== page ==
Normally, if you use your own name, you don’t infringe a trade mark. However, such use has to be “in accordance with honest practices in industrial and commercial matters”.
The defendant here found that this is not a “get out of jail free card”. Using another person’s trade mark in your company name may get you into deep water. The person who set up the company had been aware of the existence of the claimant before incorporating it and did not carry out a trade mark search. The claimant objected very shortly after the company started trading. At that time the company website was still under construction, its brochure had not yet been printed, and the company’s registered name was used for its services, not just as mere formal identification.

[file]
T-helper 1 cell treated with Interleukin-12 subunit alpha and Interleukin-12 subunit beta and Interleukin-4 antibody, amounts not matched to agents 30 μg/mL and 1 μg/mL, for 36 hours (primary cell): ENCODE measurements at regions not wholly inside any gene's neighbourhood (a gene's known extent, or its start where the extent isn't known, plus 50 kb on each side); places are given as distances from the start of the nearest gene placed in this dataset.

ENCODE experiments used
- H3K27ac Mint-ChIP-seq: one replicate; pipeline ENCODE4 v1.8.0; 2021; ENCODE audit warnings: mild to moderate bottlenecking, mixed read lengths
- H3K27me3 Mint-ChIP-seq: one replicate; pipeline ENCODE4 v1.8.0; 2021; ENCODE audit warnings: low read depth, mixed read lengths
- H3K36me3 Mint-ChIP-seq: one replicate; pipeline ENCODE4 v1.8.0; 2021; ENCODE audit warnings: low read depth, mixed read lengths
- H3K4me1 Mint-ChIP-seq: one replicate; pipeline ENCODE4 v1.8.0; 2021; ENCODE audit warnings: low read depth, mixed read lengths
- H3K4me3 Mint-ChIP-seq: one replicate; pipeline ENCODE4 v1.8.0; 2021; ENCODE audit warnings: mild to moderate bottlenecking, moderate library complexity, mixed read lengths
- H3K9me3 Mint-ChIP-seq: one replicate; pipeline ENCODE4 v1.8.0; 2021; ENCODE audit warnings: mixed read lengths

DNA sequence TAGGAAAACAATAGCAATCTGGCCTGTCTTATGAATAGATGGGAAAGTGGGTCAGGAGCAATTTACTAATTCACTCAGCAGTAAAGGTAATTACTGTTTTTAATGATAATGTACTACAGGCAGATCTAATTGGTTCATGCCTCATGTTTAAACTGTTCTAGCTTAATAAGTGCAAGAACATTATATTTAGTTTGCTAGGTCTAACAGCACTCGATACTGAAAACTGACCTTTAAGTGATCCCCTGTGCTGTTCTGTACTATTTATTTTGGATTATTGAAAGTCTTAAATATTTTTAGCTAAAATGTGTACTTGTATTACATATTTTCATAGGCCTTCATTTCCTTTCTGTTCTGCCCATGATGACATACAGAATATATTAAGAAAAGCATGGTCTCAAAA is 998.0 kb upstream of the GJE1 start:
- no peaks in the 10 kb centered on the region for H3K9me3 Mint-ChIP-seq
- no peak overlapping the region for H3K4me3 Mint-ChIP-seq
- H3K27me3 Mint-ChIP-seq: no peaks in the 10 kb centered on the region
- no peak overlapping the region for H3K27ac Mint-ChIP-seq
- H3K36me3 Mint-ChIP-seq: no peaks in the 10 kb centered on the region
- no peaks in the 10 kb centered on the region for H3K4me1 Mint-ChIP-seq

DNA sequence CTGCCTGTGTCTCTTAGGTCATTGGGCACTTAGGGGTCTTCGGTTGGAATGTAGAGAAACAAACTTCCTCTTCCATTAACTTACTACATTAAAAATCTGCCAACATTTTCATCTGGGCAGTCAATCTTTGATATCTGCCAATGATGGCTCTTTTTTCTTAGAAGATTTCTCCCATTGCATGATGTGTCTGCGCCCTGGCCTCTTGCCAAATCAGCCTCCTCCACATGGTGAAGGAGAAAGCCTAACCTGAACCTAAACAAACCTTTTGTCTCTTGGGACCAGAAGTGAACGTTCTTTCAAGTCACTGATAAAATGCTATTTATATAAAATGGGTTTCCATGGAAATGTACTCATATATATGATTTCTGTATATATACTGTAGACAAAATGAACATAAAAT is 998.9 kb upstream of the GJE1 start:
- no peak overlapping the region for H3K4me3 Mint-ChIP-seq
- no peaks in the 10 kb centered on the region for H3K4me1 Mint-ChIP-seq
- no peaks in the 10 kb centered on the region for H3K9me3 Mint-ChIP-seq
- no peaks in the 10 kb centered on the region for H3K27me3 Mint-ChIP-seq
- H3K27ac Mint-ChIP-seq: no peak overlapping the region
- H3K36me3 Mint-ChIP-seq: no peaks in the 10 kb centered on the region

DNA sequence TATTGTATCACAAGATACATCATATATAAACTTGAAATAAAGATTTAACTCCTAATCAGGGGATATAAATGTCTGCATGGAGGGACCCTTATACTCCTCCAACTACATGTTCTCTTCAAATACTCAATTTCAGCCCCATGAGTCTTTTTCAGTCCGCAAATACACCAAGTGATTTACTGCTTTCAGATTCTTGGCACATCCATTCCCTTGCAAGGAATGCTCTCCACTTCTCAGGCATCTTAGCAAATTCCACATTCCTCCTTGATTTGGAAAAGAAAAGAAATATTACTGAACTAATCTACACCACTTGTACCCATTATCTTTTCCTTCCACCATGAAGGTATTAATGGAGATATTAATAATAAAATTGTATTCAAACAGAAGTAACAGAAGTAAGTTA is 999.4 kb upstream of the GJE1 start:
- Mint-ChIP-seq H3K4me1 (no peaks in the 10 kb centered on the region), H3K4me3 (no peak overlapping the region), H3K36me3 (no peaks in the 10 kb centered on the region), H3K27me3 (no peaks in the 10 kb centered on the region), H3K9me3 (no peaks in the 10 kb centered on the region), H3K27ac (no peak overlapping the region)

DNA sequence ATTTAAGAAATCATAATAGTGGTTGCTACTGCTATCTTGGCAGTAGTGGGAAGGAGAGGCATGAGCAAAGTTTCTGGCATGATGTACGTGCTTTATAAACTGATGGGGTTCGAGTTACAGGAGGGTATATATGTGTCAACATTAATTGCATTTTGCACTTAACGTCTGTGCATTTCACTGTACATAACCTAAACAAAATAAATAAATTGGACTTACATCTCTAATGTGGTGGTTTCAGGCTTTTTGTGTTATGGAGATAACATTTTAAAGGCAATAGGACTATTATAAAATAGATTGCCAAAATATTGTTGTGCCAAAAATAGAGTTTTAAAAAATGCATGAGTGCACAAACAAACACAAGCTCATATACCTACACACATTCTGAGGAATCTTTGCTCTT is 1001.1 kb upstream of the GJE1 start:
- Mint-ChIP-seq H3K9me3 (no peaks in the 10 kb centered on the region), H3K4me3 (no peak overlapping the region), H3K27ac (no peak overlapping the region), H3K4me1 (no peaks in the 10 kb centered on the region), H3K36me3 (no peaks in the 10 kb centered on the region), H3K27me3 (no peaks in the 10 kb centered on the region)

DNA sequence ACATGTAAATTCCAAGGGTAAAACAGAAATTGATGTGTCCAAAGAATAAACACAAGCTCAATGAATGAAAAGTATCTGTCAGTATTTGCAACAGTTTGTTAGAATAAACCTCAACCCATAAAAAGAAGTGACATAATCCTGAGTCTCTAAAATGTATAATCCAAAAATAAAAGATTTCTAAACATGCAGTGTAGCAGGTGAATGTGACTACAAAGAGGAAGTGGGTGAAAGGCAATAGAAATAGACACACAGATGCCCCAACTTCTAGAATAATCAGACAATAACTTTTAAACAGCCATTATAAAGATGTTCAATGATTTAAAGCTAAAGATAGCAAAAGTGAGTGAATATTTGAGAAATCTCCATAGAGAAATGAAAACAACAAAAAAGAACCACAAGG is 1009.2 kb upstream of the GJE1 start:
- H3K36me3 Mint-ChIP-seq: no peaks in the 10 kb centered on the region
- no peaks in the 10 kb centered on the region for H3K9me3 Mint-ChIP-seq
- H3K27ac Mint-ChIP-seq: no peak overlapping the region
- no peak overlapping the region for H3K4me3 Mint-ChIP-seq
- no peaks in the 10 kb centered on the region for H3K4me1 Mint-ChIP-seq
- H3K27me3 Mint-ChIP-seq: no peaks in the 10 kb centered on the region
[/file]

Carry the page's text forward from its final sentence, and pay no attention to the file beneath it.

That meant the defendant had not discharged its duty to act fairly in relation to the legitimate interests of the claimant; its use of the name amounted to unfair competition, and infringed the claimant’s trade mark.
The lesson is that it is now easier for trade mark owners to overcome this “own name defence”, but better still, keep a watch on what other people are doing; and for new businesses – carry out a trade mark search.
Och-Ziff Management Europe Ltd & anor v Och Capital LLP & anor (2010)